Being Academic Researchers: Navigating Pleasures and Pains in the Current Canadian Context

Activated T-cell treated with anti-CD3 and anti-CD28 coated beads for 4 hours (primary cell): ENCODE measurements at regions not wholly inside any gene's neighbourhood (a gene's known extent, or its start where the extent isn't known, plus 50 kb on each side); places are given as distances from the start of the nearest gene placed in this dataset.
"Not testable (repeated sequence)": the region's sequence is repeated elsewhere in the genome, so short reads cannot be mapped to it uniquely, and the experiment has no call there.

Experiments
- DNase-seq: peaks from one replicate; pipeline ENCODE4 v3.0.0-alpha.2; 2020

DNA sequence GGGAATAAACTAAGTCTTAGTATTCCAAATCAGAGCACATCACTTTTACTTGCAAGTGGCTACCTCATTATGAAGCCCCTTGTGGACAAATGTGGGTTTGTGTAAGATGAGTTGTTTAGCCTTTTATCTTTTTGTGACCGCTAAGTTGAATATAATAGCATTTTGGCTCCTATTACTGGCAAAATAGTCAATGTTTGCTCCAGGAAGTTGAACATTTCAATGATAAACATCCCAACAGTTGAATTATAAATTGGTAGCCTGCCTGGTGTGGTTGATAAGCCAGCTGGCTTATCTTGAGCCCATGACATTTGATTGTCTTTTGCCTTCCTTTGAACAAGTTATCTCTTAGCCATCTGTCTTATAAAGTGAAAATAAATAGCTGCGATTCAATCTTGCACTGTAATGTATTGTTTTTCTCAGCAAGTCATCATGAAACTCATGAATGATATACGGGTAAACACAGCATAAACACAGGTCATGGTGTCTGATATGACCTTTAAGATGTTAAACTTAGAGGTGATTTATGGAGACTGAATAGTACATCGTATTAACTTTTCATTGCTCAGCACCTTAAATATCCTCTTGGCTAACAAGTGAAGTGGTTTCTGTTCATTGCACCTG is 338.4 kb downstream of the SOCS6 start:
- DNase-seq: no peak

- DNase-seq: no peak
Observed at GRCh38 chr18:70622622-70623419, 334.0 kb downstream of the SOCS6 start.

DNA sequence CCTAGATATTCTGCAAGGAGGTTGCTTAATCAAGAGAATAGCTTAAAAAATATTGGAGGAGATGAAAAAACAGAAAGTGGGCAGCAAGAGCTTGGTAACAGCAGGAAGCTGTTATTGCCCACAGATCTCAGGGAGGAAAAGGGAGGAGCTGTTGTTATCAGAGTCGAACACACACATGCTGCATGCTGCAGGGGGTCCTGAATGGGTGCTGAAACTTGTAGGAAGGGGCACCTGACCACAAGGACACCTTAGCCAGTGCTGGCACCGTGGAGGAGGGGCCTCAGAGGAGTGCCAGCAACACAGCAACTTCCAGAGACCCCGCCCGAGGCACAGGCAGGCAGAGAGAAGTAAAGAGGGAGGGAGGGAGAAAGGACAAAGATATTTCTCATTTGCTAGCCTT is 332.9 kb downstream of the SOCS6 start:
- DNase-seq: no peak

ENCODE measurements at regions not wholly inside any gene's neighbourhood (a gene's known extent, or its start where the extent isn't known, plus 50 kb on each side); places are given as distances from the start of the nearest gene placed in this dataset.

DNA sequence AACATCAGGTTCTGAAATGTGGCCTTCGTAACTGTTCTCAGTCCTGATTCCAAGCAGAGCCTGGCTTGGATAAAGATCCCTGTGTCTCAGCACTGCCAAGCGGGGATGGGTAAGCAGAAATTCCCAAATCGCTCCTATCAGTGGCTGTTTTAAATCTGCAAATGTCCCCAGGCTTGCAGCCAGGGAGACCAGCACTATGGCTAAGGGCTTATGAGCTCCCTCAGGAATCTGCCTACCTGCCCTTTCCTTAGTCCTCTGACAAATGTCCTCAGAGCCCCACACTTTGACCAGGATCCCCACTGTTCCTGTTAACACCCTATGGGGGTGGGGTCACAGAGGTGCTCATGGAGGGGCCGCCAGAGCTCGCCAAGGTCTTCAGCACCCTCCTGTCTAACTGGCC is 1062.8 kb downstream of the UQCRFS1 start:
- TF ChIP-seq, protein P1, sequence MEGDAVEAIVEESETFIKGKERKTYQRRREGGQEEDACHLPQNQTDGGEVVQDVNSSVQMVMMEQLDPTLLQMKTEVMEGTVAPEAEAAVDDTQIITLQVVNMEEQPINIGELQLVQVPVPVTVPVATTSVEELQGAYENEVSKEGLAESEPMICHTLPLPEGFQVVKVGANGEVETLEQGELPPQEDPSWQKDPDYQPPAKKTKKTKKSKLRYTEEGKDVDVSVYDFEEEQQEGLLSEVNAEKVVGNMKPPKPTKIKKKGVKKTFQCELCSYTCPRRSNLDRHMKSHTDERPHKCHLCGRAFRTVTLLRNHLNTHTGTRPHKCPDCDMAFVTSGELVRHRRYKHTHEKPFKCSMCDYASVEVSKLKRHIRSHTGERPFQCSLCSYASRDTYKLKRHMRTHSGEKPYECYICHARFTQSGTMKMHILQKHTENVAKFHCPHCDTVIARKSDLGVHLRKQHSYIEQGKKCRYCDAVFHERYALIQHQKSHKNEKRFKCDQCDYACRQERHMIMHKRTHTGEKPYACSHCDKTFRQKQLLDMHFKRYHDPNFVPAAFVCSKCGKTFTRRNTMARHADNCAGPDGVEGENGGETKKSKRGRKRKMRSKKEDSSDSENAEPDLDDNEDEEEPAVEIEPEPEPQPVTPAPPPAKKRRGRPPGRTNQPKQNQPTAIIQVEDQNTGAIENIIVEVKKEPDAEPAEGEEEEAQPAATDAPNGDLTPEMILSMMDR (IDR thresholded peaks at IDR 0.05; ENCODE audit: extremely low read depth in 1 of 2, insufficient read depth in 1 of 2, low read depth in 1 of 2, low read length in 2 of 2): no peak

Research productivity and research capacity development are increasingly important to universities in a globalized world, and have considerable implications for the academics who staff these institutions. The current neoliberal and managerial context has heightened pressures on academics to do more and to be held accountable to higher standards for research. The proposed paper is based upon qualitative analysis of in-depth interviews with 10 tenured or tenure-track academics from social sciences, humanities, and education, representing diversity by sex, discipline, and career stage. All participants work at a Canadian university that is transforming from a primarily undergraduate to a comprehensive, postgraduate institution with an increasing emphasis on research, including collaborative research. The interviews addressed the academics’ motivations, pleasures, satisfactions, and challenges as researchers in the current context, with particular attention to tenure-and-promotion decisions, research projects, research reports, research grants, and research collaborations. Regardless of career stage, the academics expressed concerns about the pressures they faced and the ways that those pressures affected their institution, their fields, and themselves.
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